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Posts Tagged ‘recession’

The truth shall set you free

September 16, 2010 8 comments

We are in the midst of one of the worst economic contractions in American history.  Meanwhile, if you turn on the TV you will hear that people are frustrated with our soaring deficits while at the same time wanting tax cuts and are desperate for employment.

Historical government spending by major functi...

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So what’s the problem with this picture? The truth is that while both tax cuts and increased government spending stimulate the economy/create jobs they also increase the national debt.

Personally, I am concerned for about both the state of our economy and our national debt.  I think it’s a time to evaluate both our tax structure and government spending programs and make some tough choices.

If we take a look at our national spending, the bulk of spending goes to do three things: national defense, Social Security and Medicare.  If you’re serious about cutting spending, you have to look at reforming those three areas and reform them and/or cut services.   So far I really don’t hear anyone in either party stating that truth and coming up with plans to tackle this reality.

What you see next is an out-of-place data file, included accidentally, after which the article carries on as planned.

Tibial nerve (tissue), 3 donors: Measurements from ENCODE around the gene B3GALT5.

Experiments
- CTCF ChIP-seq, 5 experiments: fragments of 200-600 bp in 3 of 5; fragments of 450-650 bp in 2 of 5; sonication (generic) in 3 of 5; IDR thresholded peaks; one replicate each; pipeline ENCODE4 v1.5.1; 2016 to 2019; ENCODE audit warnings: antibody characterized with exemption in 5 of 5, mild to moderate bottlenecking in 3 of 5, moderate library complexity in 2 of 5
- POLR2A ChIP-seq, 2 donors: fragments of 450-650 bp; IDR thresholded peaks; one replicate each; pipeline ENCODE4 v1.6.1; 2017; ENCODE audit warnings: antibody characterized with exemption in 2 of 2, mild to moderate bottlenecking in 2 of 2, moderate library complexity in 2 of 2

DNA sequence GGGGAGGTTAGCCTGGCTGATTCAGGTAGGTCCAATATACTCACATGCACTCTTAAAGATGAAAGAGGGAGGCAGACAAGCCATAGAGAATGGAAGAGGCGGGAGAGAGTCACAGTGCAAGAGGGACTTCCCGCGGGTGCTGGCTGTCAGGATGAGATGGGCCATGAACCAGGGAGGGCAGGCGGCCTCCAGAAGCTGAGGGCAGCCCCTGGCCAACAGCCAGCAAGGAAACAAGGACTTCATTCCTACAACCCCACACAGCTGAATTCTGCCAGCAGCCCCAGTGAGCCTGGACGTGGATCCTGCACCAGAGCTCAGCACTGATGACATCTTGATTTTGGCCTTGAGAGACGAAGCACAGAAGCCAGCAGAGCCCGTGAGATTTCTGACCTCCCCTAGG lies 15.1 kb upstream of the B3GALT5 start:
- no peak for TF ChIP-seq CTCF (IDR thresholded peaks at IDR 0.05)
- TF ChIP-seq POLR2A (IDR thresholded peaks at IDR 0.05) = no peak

On the revenue side, while it is true that the top 10 percent of Americans pay about 73 percent of all taxes, the top 1 percent of Americans also own a majority of the wealth in this country:

Here are some dramatic facts that sum up how the wealth distribution became even more concentrated between 1983 and 2004, in good part due to the tax cuts for the wealthy and the defeat of labor unions: Of all the new financial wealth created by the American economy in that 21-year-period, fully 42% of it went to the top 1%. A whopping 94% went to the top 20%, which of course means that the bottom 80% received only 6% of all the new financial wealth generated in the United States during the ’80s, ’90s, and early 2000s (Wolff, 2007).

Top US Federal income tax rate from 1913 to 2009

Plot of top bracket from U.S. Federal Marginal...